The FTSE 100 ended in the red on Thursday following a busy day of corporate reporting that saw big hitters Lloyds and Royal Dutch Shell end at opposite ends of the spectrum.
London’s top flight closed down 33.95 points, or 0.46%, at 7,351.31, following global peers lower.
David Madden, analyst at CMC Markets, said: “Stock markets are largely lower heading into the close as volatility is low. In London, the FTSE 100 is being weighed down by consumer and mining stocks.
“It has been a lacklustre week for European markets, partially because of the May Day holiday, but also a lack of any major macro-economic news.”
In stocks, Royal Dutch Shell was riding high, despite the energy titan seeing profits drop on the back of tumbling oil prices and weaker margins.
The blue-chip firm posted statutory earnings of 5.3 billion US dollars (£4.1 billion) for the first quarter, down 7% on the same period last year.
Underlying earnings fell 2%, surpassing expectations, as stronger trading and higher liquefied natural gas prices partially offset the drop in oil prices and refining profits.
Shell hailed the performance as “strong”, and its B shares closed up 46p at 2,475p. A shares were also up 40p to 2,453.5p.
Shares in banking giant Lloyds came under pressure after it revealed charges held back growth in first-quarter bottom-line profits, as it warned ongoing Brexit uncertainty could take a further toll on the UK economy.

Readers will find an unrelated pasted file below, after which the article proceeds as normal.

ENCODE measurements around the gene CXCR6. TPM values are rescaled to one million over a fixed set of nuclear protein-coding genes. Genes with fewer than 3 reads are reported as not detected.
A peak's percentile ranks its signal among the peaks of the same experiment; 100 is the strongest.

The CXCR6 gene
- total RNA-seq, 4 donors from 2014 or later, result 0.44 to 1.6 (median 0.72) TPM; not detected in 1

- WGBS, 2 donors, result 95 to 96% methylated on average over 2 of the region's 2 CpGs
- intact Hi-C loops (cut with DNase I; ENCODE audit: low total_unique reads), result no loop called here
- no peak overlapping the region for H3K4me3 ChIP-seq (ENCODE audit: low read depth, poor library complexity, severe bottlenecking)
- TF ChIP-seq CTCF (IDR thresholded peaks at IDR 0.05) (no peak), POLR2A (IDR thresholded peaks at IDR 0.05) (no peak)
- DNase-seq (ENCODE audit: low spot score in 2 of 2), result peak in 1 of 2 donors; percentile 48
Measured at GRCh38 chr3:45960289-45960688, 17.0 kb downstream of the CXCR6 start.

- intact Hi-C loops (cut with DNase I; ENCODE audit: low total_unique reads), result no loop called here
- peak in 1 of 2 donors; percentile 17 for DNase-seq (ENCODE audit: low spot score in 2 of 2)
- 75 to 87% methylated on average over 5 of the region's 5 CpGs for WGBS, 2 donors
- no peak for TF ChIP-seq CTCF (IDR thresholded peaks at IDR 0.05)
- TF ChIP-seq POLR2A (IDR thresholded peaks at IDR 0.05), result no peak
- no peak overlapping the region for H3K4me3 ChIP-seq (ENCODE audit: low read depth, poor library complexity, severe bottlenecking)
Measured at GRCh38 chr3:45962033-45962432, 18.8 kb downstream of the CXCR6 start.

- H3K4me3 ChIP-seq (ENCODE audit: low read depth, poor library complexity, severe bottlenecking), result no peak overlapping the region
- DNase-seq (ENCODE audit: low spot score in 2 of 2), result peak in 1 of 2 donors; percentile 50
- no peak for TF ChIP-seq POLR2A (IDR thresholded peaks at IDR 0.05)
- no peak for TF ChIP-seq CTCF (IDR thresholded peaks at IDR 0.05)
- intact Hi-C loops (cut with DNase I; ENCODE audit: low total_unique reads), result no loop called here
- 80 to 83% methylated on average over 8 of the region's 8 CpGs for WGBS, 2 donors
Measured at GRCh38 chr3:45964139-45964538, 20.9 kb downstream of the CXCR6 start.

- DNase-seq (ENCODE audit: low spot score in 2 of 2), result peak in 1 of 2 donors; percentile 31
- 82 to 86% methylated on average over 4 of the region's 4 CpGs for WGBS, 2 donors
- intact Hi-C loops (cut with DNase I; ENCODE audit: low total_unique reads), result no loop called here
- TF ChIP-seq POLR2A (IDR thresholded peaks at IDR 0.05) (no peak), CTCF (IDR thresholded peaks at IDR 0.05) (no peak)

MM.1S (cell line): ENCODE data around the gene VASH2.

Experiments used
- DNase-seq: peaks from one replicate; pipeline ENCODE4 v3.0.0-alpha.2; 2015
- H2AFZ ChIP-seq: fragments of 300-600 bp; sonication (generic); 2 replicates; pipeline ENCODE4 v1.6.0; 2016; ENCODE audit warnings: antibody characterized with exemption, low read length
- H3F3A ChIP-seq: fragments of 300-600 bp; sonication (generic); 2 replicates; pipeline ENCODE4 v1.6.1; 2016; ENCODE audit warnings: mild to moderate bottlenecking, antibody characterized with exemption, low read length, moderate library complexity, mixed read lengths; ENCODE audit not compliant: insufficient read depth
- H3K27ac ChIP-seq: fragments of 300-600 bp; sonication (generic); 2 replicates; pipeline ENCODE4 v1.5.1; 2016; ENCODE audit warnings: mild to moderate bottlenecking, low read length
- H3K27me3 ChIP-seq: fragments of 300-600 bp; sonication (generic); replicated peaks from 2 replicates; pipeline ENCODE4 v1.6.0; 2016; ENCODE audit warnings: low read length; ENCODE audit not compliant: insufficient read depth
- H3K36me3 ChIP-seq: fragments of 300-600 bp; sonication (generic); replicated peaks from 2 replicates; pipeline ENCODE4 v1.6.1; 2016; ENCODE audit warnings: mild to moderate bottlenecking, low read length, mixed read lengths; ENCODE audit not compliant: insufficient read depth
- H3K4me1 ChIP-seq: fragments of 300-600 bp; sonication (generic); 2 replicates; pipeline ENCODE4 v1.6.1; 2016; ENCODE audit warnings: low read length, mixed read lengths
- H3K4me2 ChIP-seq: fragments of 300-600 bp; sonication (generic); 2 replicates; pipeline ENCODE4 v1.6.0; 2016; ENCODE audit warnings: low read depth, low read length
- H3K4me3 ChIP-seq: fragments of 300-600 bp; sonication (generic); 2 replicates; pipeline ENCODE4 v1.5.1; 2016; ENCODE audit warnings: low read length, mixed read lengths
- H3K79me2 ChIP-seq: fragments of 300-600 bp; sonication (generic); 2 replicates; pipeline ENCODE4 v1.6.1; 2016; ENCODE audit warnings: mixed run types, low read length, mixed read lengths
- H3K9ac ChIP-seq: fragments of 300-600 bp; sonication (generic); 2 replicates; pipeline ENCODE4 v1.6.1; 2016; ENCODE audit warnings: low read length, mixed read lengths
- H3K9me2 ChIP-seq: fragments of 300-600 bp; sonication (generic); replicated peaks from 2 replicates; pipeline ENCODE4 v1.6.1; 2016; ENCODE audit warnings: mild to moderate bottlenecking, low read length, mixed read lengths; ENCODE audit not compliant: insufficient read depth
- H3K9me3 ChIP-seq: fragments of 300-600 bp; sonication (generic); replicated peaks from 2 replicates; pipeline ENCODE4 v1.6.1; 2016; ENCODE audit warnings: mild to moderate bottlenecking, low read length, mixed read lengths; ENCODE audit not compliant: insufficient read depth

The high street banking giant reported flat statutory pre-tax profits at £1.6 billion as it revealed a further £100 million charge for the payment protection insurance (PPI) scandal after a surge in complaints ahead of the deadline.
It also booked charges of £126 million for restructuring and another £339 million, including an estimated charge for the exit fee for ending its mammoth contract with asset manager Standard Life Aberdeen (SLA).
Shares close down 0.8p at 62.8p.
On the FTSE 250, Metro Bank took a hammering after the lender sneaked out a dismal set of first quarter figures late on Wednesday evening detailing the impact of a major accounting error and subsequent investor cash call.
Figures showed quarter-on-quarter deposit growth was affected by some major customers withdrawing during the fallout from the debacle, resulting in a 3.6% reduction.
Underlying profit before tax sank to £6.9 million, compared to £10 million in the same period last year. On a statutory basis, pre-tax profits fell from £8.6 million to £4.3 million.
Shares closed down 124p, or 16%, at 650p.
In currency, sterling was down 0.2% versus the US dollar at 1.302 and flat against the euro at 1.164.
It came as Bank of England boss Mark Carney has said interest rate hikes are still on the cards after Britain’s growth outlook was upped this year despite Brexit uncertainties.
The Bank held rates at 0.75%, but Mr Carney stressed that financial market expectations that a hike will not come until the end of 2021 would not be enough to keep inflation to the 2% target.
In Europe, Germany’s DAX was up 0.01% and France’s CAC lost 0.85%.
Brent crude was trading at 69 US dollars a barrel, a decline of over 3%.
The biggest risers on the FTSE 100 were Smith & Nephew up 44p at 1,519p, Smurfit Kappa up 62p at 2,322p, Royal Dutch Shell B up 46p at 2,475p and Royal Dutch Shell A up 40p at 2,459.5p.
The biggest fallers on the FTSE 100 were Paddy Power down 366p at 6,400p, Micro Focus down 81.4p at 1,758.2p, M&S down 12p at 278.1p and Sainsbury’s down 8.7p at 222.5p.